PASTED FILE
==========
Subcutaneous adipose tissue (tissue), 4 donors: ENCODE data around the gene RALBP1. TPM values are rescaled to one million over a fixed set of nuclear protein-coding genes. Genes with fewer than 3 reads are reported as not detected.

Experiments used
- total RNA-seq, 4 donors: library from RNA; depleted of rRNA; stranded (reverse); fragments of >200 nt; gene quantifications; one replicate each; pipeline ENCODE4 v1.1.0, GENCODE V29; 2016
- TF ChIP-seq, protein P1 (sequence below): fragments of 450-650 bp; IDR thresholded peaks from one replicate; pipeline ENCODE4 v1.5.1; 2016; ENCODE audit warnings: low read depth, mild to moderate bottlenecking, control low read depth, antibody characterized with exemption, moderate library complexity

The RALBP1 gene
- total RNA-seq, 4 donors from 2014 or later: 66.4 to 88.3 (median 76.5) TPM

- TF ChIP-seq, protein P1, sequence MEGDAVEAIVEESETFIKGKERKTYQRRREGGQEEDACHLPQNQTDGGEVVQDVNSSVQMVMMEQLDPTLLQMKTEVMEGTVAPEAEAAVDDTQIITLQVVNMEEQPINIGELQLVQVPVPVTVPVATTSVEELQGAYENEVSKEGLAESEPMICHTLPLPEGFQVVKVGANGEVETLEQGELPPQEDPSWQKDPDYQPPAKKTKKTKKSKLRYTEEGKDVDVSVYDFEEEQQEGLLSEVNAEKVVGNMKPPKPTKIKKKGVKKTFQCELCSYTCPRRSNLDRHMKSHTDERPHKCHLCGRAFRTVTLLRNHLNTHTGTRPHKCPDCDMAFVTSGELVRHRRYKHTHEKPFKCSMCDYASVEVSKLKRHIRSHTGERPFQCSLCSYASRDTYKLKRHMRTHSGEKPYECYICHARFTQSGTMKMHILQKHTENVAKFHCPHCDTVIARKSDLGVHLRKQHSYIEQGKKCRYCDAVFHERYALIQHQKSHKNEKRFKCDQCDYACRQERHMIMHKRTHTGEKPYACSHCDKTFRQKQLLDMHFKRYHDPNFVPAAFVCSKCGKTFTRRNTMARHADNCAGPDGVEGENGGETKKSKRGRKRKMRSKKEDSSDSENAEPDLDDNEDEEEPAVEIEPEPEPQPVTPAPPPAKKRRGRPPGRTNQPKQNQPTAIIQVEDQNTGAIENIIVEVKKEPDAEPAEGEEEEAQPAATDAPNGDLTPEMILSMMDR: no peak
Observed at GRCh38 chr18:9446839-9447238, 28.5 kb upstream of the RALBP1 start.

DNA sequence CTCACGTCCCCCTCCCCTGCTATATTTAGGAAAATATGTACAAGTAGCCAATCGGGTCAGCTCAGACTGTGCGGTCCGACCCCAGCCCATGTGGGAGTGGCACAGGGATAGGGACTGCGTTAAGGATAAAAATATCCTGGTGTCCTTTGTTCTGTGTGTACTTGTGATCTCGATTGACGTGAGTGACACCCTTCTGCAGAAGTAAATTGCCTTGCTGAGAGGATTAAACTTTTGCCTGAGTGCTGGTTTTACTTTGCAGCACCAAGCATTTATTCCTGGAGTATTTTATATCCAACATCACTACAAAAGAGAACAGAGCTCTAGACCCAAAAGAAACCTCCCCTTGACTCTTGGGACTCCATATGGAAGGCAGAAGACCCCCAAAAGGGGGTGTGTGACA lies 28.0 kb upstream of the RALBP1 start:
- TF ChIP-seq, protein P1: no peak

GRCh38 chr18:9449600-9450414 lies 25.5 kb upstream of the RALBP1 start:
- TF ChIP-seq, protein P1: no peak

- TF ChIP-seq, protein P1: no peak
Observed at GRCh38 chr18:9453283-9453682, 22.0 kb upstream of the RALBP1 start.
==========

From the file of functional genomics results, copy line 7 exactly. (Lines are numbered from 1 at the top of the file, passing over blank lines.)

- TF ChIP-seq, protein P1, sequence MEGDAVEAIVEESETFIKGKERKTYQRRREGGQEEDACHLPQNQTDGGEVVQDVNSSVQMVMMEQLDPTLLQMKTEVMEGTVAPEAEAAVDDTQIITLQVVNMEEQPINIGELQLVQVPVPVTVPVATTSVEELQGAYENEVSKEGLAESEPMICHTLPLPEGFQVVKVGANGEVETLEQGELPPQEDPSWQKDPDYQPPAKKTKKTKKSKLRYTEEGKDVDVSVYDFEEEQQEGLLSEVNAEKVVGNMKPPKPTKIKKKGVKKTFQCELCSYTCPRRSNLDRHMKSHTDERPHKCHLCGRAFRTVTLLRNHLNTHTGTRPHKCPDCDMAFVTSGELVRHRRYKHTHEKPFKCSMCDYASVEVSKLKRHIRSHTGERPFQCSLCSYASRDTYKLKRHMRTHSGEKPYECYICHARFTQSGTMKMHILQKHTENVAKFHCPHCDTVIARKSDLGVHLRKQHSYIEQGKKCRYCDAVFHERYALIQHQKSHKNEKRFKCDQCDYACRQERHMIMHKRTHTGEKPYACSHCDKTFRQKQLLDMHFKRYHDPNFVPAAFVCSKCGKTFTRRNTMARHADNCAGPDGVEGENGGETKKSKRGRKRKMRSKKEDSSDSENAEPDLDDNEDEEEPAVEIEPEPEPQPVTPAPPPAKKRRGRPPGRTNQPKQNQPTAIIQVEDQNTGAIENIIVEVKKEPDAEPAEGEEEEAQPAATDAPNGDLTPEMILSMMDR: no peak